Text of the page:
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Mississippi paper is winner of Tom and Pat Gish Award




For its 40 years of community leadership, especially on civil rights and reconciliation, The Neshoba Democrat, a weekly newspaper in Philadelphia, Miss., is this year’s winner of the Tom and Pat Gish Award for courage, integrity and tenacity in rural journalism.

The Institute for Rural Journalism and Community Issues, based in the School of Journalism and Telecommunications at the University of Kentucky, established the award to honor the couple who have published The Mountain Eagle in Whitesburg for more than 51 years. The Gishes were the first recipients of the award.

The award to The Neshoba Democrat will be presented to former publisher Stanley Dearman and current publisher Jim Prince on Friday, June 27, at the Mississippi Press Association’s annual awards dinner at the Beau Rivage Resort in Biloxi.

The centerpiece of the newspaper’s work in civil rights and community reconciliation was its effort to bring to justice all the killers of James Earl Chaney, Andrew Goodman and Michael Schwerner, civil-rights workers who were murdered in Neshoba County in July 1964.

Though seven men allied with the Ku Klux Klan were convicted of federal conspiracy charges, none served more than six years, 11 others went free, and the case was never prosecuted by the State of Mississippi until Stanley Dearman and Jim Prince called and worked for action.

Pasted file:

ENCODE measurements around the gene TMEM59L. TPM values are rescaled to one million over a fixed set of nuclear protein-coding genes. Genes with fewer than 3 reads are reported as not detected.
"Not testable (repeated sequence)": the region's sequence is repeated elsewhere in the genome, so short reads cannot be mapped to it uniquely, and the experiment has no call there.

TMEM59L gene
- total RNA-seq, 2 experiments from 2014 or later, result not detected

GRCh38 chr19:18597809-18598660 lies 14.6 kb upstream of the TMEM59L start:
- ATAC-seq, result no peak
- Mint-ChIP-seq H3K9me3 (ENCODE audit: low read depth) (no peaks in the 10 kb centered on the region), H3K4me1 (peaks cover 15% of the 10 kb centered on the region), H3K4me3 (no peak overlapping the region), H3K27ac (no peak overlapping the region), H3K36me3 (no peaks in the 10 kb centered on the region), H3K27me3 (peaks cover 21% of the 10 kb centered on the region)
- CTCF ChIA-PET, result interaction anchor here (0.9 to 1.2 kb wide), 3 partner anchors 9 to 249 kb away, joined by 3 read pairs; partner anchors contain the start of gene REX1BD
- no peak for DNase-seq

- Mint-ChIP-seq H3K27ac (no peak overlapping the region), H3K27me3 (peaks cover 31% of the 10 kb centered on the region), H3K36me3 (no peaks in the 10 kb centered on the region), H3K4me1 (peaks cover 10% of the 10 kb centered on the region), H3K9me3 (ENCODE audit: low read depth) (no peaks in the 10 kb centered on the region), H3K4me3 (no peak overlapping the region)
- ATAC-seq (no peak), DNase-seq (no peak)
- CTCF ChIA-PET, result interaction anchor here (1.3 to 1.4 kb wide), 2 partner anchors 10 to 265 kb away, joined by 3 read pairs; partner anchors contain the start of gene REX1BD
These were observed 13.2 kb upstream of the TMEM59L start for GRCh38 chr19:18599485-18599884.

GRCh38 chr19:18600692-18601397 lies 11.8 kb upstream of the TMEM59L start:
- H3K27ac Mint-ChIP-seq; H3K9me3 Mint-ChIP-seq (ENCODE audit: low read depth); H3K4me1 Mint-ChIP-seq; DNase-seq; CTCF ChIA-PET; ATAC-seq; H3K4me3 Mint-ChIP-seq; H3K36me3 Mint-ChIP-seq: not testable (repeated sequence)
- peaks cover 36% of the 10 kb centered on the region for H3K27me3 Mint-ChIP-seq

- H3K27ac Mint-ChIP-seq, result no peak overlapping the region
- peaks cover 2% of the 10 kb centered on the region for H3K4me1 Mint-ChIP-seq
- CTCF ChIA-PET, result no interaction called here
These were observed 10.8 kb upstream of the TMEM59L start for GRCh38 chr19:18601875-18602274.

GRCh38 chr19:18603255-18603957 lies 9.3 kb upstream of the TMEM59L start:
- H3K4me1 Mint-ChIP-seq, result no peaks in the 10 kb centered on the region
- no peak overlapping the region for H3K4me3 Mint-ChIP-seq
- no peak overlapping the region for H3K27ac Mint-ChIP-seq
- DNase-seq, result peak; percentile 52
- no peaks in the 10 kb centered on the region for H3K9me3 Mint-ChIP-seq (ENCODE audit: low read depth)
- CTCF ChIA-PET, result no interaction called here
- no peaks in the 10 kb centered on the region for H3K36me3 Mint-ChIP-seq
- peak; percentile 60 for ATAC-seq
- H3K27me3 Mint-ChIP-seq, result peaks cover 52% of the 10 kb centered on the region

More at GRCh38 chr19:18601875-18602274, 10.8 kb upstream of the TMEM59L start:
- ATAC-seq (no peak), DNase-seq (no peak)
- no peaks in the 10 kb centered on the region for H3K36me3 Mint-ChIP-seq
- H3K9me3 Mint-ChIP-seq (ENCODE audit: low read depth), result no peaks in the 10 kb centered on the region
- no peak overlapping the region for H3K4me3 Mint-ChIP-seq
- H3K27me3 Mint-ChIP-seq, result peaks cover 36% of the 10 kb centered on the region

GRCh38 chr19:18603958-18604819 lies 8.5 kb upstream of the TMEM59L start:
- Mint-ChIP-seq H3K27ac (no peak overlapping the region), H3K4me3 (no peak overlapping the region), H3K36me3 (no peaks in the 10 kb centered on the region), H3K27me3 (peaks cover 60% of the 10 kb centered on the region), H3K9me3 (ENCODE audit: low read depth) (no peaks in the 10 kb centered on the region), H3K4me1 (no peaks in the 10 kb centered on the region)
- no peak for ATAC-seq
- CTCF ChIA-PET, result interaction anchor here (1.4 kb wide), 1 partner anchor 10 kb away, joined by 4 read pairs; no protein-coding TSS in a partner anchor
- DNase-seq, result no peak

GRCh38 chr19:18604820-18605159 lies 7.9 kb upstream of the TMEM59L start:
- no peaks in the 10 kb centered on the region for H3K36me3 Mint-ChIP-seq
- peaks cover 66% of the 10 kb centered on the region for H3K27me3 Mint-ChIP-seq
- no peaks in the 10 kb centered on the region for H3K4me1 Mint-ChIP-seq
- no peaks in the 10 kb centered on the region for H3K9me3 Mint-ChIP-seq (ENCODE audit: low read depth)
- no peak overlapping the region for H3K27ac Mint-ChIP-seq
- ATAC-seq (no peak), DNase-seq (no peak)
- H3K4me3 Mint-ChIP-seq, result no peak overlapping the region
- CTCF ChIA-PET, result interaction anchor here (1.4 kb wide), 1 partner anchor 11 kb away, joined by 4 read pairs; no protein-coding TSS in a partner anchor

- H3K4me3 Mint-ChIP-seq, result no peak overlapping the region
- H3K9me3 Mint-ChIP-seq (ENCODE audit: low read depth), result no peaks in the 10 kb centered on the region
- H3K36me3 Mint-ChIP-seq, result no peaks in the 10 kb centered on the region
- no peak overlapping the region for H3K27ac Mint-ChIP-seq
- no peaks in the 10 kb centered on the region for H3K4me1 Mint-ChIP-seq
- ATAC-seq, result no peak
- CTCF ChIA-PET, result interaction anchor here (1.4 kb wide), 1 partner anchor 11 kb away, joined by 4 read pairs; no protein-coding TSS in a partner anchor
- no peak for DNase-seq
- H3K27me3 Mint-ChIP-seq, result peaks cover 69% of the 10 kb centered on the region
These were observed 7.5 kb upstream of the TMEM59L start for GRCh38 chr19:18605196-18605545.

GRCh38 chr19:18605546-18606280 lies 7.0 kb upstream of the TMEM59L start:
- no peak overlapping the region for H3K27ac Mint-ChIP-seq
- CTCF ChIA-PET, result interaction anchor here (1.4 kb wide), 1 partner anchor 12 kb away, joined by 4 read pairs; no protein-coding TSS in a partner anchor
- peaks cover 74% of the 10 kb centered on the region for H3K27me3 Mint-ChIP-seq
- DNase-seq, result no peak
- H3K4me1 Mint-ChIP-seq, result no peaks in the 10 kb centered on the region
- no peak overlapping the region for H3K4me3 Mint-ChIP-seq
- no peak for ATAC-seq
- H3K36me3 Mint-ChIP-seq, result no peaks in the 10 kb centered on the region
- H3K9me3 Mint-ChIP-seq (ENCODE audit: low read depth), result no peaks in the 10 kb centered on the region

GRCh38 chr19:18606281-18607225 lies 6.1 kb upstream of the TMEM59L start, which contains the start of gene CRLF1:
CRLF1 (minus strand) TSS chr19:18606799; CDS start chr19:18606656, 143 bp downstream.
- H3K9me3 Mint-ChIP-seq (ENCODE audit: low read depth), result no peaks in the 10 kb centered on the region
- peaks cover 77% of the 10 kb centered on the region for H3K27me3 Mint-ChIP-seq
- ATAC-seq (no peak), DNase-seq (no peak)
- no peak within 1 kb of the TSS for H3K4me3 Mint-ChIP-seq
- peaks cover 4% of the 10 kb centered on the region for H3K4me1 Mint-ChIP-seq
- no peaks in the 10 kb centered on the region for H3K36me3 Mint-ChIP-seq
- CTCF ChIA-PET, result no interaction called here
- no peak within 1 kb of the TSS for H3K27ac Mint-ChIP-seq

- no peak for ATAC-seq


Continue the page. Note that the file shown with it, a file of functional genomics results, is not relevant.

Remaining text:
In 1988, the movie “Mississippi Burning” revived memories of the murders. On their 25th anniversary, in 1989, Dearman forced the issue by promoting a memorial service and publishing a lengthy interview with Carolyn Goodman, the mother of Andrew Goodman. It took up more than a full page of the newspaper.

Prince, who was born in Philadelphia three months before the murders and worked at the Democrat during high school, left his job at an Alabama newspaper and came to work for Stan Dearman that summer. He wrote later that the interview “did more to change perceptions in Neshoba County than almost anything else. For the first time ever a human face was put on the civil rights workers, and over time, people – myself included, as a young man – began to accept Dearman’s premise that murder is murder.”